Alec Baldwin Will Be Charged With Involuntary Manslaughter In The Deadly "Rust" Shooting

The film's armorer, Hannah Gutierrez-Reed, also faces two counts of involuntary manslaughter.

Alec Baldwin will be charged with two counts of involuntary manslaughter more than a year after he accidentally shot and killed cinematographer Halyna Hutchins while filming the Western Rust.

The film's armorer, Hannah Gutierrez-Reed, will also be charged with two counts of involuntary manslaughter, prosecutors in Santa Fe, New Mexico, announced Thursday.

Assistant director Dave Halls, who green-lit the use of the gun as safe, has agreed to plead guilty to negligent use of a deadly weapon under the terms of a suspended sentence and six months of probation, prosecutors said. 

"After a thorough review of the evidence and the laws of the state of New Mexico, I have determined that there is sufficient evidence to file criminal charges against Alec Baldwin and other members of the ‘Rust’ film crew," New Mexico First Judicial District Attorney Mary Carmack-Altwies said in a statement.

Baldwin and Gutierrez-Reed will be "charged in the alternative" with both counts of manslaughter that they each face. That means a jury will decide whether they are guilty, and under which definition of involuntary manslaughter.

Jurors will be tasked with deciding if there is underlying negligence in the first charge, and whether there was more than simple negligence involved in Hutchins's death in the second charge.

Each involuntary manslaughter charge carries up to 18 months in jail and a $5,000 fine. The second charge includes an added five-year mandatory jail sentence because a firearm was involved.

In a statement released via his attorney, Hutchins's husband, Matt Hutchins, thanked prosecutors and the Santa Fe Sheriff's Office.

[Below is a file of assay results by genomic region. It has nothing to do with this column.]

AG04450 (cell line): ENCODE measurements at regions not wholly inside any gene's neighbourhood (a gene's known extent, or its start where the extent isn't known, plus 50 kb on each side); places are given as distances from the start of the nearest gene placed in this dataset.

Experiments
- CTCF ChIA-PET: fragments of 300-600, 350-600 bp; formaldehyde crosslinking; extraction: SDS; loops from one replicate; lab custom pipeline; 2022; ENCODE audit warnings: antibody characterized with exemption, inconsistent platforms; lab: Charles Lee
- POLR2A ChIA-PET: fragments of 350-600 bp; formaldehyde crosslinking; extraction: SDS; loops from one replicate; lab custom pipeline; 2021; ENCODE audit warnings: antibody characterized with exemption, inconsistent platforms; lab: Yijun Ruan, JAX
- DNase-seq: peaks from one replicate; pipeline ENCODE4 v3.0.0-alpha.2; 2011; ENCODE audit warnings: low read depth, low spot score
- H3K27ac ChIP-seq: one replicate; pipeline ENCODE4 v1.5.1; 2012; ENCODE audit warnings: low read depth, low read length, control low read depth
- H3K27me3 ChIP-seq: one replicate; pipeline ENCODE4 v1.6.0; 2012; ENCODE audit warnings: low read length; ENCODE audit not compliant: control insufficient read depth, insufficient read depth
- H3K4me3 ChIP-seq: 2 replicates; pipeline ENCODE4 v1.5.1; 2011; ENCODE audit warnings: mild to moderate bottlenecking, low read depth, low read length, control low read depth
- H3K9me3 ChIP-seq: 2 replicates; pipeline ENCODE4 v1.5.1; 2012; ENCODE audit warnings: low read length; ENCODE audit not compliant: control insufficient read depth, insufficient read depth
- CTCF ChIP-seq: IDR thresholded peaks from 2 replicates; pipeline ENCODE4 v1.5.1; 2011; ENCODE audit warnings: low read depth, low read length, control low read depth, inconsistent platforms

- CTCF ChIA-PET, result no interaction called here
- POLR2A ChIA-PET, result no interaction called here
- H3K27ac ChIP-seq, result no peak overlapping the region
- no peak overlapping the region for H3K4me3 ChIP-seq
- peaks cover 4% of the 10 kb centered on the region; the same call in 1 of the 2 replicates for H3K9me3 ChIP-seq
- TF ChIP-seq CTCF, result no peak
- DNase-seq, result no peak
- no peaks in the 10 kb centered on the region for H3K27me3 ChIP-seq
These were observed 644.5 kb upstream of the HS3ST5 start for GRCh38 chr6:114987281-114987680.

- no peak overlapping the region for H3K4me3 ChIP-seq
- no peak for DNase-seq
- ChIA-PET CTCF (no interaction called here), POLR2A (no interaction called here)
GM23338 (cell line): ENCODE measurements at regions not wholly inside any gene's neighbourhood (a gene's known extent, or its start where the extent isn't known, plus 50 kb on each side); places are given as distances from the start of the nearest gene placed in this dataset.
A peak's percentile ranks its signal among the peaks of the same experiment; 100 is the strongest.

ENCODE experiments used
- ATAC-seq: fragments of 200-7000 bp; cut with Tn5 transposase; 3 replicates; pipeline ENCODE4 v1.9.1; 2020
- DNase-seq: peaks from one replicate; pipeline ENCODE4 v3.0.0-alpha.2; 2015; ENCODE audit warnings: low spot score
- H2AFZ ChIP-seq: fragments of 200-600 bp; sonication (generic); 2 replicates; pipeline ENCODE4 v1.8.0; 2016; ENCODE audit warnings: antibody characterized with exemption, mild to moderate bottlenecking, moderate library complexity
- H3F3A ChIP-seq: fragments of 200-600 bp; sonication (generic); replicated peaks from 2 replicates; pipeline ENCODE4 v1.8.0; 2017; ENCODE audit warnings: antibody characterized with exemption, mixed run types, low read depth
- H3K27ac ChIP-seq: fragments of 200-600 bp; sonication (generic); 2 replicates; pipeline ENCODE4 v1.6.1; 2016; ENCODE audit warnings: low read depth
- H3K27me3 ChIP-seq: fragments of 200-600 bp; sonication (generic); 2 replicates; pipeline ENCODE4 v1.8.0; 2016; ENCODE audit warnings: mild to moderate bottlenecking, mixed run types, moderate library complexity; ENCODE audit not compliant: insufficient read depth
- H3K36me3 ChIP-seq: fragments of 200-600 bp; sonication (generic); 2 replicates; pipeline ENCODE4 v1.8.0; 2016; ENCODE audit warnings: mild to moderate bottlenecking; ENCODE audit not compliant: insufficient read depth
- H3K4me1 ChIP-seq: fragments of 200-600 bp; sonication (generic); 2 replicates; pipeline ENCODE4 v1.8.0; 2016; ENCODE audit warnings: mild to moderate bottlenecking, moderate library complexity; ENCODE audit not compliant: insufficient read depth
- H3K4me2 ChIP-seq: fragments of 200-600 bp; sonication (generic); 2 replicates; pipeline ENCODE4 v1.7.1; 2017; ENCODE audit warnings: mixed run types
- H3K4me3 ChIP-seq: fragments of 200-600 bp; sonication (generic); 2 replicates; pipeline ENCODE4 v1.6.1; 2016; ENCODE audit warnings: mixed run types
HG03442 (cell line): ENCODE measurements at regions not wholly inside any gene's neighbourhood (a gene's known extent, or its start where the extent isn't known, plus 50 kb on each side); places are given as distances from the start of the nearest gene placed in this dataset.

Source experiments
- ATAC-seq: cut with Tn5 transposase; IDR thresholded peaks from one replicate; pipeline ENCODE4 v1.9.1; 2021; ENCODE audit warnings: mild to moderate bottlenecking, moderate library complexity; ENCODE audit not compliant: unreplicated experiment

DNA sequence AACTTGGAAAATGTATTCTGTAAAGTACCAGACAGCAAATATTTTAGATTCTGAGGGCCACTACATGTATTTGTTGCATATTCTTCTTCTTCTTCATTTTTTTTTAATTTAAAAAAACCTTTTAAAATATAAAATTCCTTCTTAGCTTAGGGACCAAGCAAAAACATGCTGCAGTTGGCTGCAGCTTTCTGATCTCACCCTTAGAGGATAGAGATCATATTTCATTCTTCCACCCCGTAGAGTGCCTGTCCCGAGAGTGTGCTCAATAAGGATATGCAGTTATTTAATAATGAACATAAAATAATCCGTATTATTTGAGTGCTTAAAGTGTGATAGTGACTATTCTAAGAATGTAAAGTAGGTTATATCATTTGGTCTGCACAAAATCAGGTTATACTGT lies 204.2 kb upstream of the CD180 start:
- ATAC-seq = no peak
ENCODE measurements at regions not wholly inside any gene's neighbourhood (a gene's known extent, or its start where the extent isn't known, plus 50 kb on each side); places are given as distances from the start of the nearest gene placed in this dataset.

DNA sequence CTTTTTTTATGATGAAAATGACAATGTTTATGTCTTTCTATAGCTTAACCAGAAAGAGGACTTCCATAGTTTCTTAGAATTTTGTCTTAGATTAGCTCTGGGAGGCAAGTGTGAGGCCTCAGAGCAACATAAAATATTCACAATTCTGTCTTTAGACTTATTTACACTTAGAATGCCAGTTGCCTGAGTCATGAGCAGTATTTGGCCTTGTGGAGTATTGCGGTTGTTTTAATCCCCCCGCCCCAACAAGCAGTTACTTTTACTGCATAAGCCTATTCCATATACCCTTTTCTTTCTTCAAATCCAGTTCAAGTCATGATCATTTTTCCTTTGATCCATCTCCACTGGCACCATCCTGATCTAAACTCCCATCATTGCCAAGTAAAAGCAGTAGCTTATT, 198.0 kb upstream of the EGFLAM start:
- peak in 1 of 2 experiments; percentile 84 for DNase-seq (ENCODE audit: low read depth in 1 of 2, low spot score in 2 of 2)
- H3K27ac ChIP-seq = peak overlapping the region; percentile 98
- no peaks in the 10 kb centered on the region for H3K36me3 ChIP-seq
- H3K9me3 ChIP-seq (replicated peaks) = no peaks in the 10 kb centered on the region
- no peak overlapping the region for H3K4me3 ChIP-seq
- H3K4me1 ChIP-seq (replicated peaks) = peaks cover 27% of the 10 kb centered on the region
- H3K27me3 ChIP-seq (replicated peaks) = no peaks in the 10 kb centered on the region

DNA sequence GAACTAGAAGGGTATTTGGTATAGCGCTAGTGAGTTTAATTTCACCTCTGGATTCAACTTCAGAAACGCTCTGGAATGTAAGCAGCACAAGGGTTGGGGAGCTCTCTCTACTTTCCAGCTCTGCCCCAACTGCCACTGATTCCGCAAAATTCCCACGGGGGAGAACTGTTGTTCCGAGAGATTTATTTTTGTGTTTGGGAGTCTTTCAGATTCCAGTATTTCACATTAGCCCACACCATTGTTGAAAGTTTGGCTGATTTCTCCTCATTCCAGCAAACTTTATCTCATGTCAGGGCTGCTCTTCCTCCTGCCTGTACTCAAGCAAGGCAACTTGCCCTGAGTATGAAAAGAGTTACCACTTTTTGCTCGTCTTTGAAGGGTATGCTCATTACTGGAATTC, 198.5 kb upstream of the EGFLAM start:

"It is a comfort to the family that, in New Mexico, no one is above the law," the statement read. "We support the charges, will fully cooperate with this prosecution, and fervently hope the justice system works to protect the public and hold accountable those who break the law."

The Oct. 21, 2021, tragedy rocked Hollywood and sparked increased scrutiny of the practice of using prop guns as industry workers lamented that they had long complained about dangerous working conditions on lower-budget films like Rust. The shooting took place as the cast and crew were rehearsing with the equipment at the Bonanza Creek Ranch in Santa Fe.

According to court documents, Halls, the assistant director, picked up one of the prop guns that was sitting on a cart outside, yelled, “Cold gun!” — meaning that the weapon was safe to use — and handed it to Baldwin not knowing it contained live rounds.

Baldwin then discharged the revolver while pointing the gun at the camera, striking Hutchins and then the film’s director, Joel Souza. Hutchins was airlifted to a hospital where she was pronounced dead, while Souza was treated for his injury and released.

The actor has said that he pulled back the gun's hammer, but he did not pull the trigger. He also maintained that gun safety on the set was not his responsibility. In a statement to BuzzFeed News, Baldwin's attorney Luke Nikas reiterated that Baldwin had "relied on the professionals" who had "assured him the gun did not have live rounds."

“This decision distorts Halyna Hutchins’ tragic death and represents a terrible miscarriage of justice," Nikas said. "Mr. Baldwin had no reason to believe there was a live bullet in the gun – or anywhere on the movie set. ... We will fight these charges, and we will win.”

Text messages obtained by the sheriff’s office show that Baldwin suggested there was a "sabotage" attempt happening, telling Matt Hutchins days after the shooting that he believed the gun was empty and that it "was never meant to be fired in that camera angle."